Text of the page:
Filed in: Dzogchen Ponlop Rinpoche
by Dzogchen Ponlop Rinpoche
Buddhist teacher and author, 'Rebel Buddha'
Originally Posted in The Huffington Post: June 4, 2010 12:50 PM
You would certainly recognize your signature on a piece of paper, but do you know your own emotional signature?
We all have one. It's our predictable way of reacting to situations. Your friends probably recognize your emotional signature better than you do. When you get into a fight with your partner, for example, they can predict just how it will go. They know if you're likely to slam a door, storm out of the house, or call your mother. They know if you'll be processing the argument for days or immediately shut down and clam up. How do they know so much? They know because they've seen it all before. Our behavior may seem spontaneous to us, but to those who know us, we're not too surprising.
Why don't we pay more attention to understanding our own patterns? We may have a solid financial plan worked out that will buy us a house and pay for our kids' college and our retirement, but we don't give much thought to getting the most benefit out of one of the most precious resources for happiness -- our emotions. Often, we just leave it to chance.
We may not like to admit it, but we're creatures of habit. We have our daily routines all worked out. It's how we keep our busy lives simple and convenient. We don't have to decide every day whether we'll walk to work, take the bus, or drive. We even fall in love and handle our relationships in predictable ways. Just as we have our daily routines, we have habits of thought and feeling that keep our emotional life simple. We don't have to guess who's going to pay the bills and who's going to spend most of the money (although we may talk about it a lot).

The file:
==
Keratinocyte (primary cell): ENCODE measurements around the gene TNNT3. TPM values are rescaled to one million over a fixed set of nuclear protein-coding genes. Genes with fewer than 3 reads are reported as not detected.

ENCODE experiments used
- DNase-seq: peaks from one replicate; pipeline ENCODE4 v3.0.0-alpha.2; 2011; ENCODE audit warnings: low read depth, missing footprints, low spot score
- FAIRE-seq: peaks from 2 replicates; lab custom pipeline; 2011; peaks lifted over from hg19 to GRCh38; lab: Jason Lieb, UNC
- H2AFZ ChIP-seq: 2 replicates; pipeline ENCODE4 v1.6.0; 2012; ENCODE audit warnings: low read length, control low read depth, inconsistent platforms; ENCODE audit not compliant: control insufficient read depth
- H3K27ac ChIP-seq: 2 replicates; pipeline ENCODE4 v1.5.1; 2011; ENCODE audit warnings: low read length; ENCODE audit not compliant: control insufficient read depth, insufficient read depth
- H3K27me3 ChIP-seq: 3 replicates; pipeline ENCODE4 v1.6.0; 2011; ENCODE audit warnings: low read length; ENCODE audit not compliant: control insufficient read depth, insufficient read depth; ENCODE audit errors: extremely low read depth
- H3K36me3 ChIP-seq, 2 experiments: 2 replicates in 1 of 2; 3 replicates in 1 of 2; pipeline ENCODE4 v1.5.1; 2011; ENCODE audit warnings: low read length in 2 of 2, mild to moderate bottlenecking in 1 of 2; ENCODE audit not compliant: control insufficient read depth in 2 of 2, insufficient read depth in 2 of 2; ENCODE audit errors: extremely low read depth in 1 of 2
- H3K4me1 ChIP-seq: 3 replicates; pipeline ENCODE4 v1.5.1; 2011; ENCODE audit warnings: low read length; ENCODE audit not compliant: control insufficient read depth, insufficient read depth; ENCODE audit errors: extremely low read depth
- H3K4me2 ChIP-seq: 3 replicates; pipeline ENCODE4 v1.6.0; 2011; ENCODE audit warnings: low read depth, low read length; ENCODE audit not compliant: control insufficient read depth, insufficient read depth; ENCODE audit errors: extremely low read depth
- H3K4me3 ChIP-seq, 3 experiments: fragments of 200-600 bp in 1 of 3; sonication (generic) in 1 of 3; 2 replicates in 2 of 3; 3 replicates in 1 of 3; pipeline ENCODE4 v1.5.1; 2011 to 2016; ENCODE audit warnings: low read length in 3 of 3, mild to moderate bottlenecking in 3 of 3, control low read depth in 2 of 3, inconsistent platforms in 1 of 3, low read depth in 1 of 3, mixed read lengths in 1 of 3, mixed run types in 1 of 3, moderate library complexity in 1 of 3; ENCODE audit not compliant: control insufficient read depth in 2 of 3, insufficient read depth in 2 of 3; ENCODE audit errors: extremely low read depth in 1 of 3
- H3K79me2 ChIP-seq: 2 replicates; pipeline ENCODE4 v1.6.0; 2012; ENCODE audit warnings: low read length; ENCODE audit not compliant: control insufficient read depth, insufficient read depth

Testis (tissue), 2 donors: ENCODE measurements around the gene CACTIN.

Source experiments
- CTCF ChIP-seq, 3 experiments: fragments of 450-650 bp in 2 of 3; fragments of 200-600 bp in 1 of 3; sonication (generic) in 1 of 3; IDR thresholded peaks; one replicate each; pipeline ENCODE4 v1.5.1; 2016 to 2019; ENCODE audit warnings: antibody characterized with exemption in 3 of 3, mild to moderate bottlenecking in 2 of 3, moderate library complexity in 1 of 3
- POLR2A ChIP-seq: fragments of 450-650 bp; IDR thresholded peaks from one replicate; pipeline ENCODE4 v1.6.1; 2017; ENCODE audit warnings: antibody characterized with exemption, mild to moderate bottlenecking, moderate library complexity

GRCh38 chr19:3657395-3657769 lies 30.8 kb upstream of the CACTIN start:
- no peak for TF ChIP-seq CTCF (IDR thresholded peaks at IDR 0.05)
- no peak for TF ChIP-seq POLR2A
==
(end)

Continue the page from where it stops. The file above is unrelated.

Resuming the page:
We have our own special ways of telling our partner, "I'm annoyed with you, don't talk to me," or "I'm bored, so I'm not really hearing anything you're saying."
When we're hurt, scared, furious, or jealous, we don't have to figure out how to show it. Our emotional triggers are set; they go off in the same ways again and again, carrying us to the same places every time. If we have a habit of blaming, we accuse. If we have a habit of withdrawing, we disappear. If we have a habit of controlling, we threaten. Everyone else we know may be able to predict how our patterns will play out, but we're often blind to the process. Even when we can predict how we'll react, it usually doesn't change the outcome. There's a popular saying that the definition of insanity is doing the same thing over and over and expecting different results. We resist the idea that this anger or this jealousy isn't justified. We may not like it, but we don't see how to avoid pulling the trigger.